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NFL owners vote to modify overtime rules for postseason, giving both teams a possession

Related: Overtime modification heads list of proposed NFL rule changes

Super Bowl LI - New England Patriots v Atlanta Falcons Photo by Elsa/Getty Images

The NFL’s much-discussed overtime rules will be modified, at least for the playoffs. Starting with the 2022 tournament, games going to extra time will see both teams get an opportunity to possess the ball at least once.

An appropriate rule change was proposed by the Indianapolis Colts and Philadelphia Eagles earlier this month, and has garnered enough support at the league meeting in Palm Beach, FL. For a rule to be changed at least 24 of the 32 teams need to vote in favor of it, something that has happened, according to multiple reports.

The rule in question — Rule 16, Article 3 — will look as follows under the proposed changes made by the Colts and Eagles:

(a) Subject to Article 4(a), both teams must have the opportunity to possess the ball at least once during the extra period, unless the team kicking off to start the overtime period scores a safety on the receiving team’s initial possession, in which case the team that kicked off is the winner.

(b) After each team has had an opportunity to possess the ball, if one team has more points than its opponent, then it is the winner.

(c) If the team that possesses the ball first does not score on its initial possession, or if the score is tied after each team has had its opportunity to possess the ball, the team next scoring by any method shall be the winner.

(1) If the second team loses possession by an interception or fumble, the down will be permitted to run to its conclusion, and all rules of the game will be enforced as customary, including awarding points scored by either team during the down. If the second team, after regaining possession, has more points than the first team after the down and subsequent try, it is the winner. Only fouls that require the down to be replayed, fouls that negate a score, or palpably unfair acts will be enforced.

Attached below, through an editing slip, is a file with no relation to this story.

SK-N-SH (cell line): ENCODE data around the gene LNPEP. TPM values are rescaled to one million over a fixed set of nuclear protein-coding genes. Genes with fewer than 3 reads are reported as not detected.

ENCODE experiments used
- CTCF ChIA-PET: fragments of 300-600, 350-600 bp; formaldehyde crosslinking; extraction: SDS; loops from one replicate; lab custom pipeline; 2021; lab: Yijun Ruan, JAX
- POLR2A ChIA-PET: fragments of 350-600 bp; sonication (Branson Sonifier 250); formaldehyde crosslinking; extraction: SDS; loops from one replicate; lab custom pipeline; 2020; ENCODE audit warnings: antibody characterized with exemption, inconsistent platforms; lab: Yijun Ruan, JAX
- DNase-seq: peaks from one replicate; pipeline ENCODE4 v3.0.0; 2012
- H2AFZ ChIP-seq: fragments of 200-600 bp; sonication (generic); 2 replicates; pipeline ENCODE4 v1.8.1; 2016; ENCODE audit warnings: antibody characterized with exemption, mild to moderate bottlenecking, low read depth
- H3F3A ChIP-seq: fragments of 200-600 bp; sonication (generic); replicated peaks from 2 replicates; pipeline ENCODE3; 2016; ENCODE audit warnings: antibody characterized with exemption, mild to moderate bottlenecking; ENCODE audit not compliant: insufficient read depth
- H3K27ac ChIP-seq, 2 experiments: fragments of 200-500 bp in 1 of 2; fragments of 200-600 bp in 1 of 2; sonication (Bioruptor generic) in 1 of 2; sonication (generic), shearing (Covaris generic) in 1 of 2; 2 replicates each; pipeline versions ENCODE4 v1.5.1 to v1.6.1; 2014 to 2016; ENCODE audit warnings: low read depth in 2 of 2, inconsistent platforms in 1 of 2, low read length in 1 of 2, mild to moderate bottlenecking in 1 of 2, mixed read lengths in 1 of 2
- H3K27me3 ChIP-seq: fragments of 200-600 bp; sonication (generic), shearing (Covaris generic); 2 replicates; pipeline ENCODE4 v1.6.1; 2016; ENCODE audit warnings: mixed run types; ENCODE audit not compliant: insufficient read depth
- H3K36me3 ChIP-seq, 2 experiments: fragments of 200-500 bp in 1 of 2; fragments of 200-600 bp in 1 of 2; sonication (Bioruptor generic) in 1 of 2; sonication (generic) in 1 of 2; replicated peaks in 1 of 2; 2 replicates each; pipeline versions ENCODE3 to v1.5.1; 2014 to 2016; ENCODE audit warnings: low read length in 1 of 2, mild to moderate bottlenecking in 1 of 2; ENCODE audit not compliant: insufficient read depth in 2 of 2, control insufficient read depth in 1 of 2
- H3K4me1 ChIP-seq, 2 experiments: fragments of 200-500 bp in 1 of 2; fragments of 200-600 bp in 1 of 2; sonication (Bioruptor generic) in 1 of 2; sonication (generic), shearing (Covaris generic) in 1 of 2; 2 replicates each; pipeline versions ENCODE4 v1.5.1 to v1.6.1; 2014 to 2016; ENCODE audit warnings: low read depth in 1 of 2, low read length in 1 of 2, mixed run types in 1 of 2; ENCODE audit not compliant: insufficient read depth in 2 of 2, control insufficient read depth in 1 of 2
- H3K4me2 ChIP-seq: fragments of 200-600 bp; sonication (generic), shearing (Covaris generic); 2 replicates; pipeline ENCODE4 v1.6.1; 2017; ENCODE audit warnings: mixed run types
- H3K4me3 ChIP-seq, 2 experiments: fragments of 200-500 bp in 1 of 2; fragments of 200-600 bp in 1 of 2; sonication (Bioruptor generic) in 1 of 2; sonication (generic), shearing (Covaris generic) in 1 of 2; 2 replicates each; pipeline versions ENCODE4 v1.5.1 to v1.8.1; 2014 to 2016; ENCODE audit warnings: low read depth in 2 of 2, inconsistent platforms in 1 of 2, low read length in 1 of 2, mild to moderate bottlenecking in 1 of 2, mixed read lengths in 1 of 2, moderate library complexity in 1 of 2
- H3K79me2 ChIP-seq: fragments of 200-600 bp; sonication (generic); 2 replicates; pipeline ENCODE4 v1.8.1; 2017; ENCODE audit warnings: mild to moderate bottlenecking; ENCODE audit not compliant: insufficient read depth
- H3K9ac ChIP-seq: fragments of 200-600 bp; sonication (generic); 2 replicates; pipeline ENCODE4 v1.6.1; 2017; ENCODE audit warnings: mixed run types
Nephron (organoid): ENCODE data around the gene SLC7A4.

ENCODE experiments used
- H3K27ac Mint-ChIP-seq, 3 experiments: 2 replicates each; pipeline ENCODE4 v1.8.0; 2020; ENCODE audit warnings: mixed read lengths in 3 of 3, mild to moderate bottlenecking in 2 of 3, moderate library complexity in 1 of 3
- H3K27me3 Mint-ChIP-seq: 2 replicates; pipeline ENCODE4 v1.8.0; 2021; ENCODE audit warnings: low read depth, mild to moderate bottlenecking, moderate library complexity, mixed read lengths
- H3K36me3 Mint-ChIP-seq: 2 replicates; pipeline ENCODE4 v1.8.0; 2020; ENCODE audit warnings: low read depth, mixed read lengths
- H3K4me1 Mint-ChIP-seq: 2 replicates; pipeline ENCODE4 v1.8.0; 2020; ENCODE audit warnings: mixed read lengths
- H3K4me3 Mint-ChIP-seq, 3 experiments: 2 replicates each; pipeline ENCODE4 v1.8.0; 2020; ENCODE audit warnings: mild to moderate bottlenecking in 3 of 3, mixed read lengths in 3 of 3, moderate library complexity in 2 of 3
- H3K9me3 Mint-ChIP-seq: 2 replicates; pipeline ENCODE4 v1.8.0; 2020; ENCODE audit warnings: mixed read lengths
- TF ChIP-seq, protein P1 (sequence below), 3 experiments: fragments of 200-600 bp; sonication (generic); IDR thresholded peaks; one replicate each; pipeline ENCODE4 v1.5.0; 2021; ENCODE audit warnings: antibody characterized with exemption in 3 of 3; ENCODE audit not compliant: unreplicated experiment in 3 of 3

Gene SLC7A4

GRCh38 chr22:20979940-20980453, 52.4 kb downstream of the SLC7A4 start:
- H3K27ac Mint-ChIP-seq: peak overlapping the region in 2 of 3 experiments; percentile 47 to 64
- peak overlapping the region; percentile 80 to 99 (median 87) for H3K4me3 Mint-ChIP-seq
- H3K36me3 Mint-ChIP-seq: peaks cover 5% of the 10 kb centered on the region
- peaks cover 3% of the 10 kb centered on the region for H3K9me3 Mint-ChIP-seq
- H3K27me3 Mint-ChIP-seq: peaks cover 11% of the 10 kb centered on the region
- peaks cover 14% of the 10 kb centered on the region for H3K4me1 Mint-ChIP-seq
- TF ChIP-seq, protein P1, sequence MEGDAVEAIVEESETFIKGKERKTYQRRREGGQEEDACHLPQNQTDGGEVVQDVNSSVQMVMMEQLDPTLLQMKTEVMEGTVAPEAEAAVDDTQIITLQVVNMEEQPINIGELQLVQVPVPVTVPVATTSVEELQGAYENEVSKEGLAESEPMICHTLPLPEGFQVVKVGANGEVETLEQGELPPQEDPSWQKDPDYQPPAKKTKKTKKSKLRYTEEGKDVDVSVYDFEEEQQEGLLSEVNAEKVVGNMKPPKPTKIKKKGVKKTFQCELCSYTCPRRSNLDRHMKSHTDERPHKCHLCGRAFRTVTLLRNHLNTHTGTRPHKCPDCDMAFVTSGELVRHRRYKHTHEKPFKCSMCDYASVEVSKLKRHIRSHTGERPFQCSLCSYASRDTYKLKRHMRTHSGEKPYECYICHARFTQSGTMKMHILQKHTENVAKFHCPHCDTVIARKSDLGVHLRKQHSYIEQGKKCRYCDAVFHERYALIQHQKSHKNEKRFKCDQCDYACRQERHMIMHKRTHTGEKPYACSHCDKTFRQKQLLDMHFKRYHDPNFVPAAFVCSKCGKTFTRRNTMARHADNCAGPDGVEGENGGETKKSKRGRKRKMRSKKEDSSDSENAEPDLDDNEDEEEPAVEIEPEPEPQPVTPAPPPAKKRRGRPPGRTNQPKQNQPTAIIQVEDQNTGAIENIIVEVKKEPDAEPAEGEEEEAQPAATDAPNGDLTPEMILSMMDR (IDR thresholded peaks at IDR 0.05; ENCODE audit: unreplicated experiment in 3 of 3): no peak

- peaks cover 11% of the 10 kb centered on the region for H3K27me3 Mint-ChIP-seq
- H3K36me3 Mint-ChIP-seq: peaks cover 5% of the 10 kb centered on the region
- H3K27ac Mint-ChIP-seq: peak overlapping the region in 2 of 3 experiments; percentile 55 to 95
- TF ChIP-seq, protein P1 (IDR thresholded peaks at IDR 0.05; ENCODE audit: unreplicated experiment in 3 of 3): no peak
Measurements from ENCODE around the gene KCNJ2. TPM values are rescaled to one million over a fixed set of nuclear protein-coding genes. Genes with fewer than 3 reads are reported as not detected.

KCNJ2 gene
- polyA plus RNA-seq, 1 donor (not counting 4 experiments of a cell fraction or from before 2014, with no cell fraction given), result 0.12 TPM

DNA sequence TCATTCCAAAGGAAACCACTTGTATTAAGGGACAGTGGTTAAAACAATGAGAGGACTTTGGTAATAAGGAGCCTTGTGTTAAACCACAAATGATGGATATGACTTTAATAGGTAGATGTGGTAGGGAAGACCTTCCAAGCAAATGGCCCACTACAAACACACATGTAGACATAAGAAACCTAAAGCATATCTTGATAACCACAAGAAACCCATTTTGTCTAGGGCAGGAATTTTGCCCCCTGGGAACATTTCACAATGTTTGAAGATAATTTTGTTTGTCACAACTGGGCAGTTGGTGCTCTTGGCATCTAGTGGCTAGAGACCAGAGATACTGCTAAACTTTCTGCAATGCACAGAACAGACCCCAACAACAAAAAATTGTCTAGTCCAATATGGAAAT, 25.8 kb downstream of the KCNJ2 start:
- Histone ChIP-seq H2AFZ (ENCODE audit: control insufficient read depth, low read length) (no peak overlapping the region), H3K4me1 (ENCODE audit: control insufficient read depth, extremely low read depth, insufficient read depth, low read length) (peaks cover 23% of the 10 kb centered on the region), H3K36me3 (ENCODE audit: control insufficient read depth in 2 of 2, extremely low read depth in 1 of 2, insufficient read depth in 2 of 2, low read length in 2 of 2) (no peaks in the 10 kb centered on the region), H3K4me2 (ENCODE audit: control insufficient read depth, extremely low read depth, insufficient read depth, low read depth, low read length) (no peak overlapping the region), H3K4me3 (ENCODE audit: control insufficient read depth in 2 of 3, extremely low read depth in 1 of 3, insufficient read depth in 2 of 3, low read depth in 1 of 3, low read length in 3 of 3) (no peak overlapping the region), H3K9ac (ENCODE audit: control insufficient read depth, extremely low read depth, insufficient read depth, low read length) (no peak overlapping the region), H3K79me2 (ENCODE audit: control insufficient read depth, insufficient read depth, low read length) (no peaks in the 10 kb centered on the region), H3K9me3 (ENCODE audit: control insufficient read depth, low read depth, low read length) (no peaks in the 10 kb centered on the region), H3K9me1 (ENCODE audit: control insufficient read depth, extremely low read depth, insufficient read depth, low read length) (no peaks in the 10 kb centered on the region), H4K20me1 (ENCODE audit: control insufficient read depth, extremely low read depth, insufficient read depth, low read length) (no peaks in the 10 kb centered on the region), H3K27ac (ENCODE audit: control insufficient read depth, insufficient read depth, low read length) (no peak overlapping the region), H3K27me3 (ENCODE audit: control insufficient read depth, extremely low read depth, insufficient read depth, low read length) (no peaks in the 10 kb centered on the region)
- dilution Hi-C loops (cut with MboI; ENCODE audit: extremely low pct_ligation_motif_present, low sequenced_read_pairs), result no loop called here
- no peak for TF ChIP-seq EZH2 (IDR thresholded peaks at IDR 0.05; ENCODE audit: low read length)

The overtime rules were last changed in 2011: between 2011 and 2021, a touchdown on the first possession of overtime ended the game. When no TD was scored either on offense or by the opposing defense, a field goal was enough to win the contest from the second possession on.

These rules have leveled the overtime playing field a bit after a field goal was all that was needed to end the game previously.

Following the 2011 rule change, the winner of the coin toss came away victorious on just 52.4 percent of overtime games. However, that number increased to 83.3 percent in the playoffs: 10 of 12 overtime postseason games since 2011 were won by the team correctly predicting whether the coin would show heads or tails.

The now-passed rule change proposal by the Colts and Eagles addresses this issue, allowing both playoff teams a chance to score in overtime. If the game is still tied after one possession on each side, the game will move to sudden death: next score on either side wins.

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  • 61%
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